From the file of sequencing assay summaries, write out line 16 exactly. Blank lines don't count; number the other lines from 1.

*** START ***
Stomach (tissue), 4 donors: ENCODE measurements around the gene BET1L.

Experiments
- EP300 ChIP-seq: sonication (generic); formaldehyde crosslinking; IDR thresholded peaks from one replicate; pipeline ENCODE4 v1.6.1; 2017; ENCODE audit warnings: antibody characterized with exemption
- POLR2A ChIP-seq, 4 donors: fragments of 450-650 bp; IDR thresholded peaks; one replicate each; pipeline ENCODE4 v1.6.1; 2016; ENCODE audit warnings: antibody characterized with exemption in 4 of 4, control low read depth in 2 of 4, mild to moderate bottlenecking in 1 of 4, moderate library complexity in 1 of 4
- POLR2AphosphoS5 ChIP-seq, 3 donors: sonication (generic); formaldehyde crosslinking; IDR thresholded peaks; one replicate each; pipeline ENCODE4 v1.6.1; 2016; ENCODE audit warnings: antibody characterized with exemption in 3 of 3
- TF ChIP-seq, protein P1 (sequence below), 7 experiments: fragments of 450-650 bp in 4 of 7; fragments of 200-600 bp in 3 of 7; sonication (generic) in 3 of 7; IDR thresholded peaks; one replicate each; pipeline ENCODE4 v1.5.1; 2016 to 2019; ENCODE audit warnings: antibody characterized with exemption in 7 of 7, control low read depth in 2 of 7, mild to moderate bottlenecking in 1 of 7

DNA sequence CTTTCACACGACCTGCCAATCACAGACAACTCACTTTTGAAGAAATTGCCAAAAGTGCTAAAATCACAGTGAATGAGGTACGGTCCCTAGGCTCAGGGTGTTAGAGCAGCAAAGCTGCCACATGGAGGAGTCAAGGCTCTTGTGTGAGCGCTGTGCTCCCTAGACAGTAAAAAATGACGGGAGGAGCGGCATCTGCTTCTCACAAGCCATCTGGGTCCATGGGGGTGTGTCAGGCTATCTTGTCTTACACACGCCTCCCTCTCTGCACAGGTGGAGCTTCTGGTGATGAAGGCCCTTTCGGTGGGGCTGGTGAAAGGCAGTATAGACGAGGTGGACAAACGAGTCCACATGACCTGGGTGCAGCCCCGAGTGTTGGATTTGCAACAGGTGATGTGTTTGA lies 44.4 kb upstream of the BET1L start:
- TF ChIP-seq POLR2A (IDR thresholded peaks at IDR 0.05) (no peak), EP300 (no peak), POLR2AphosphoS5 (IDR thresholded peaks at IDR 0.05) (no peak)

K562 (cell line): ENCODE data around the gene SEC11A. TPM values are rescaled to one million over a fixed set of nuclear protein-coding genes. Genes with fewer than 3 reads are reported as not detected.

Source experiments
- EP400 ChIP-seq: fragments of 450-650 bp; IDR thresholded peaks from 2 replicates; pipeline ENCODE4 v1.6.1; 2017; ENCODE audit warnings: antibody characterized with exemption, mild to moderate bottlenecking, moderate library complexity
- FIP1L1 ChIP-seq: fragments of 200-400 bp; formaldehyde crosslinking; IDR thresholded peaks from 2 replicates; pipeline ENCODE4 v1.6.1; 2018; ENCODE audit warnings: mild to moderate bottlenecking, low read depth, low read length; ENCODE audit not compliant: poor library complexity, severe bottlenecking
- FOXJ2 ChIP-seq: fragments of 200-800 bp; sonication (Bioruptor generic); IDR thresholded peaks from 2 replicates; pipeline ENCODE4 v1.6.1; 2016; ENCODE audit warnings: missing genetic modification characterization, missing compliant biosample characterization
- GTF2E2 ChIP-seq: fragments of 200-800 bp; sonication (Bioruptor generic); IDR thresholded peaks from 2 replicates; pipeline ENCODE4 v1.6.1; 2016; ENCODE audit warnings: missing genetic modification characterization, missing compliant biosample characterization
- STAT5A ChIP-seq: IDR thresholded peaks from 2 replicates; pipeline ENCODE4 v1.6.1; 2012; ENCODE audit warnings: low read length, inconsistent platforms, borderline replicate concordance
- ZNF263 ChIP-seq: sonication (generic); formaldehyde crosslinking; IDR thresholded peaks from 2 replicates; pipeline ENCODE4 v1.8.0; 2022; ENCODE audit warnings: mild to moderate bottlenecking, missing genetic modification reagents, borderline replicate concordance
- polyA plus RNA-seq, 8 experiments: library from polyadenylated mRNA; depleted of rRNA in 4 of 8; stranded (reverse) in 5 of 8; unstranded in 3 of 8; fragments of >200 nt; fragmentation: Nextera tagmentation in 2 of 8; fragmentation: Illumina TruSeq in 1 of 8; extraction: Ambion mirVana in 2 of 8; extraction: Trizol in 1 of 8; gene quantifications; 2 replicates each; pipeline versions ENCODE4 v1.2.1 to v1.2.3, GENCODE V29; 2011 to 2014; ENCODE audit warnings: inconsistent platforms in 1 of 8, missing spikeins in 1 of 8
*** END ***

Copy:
- ZNF263 ChIP-seq: sonication (generic); formaldehyde crosslinking; IDR thresholded peaks from 2 replicates; pipeline ENCODE4 v1.8.0; 2022; ENCODE audit warnings: mild to moderate bottlenecking, missing genetic modification reagents, borderline replicate concordance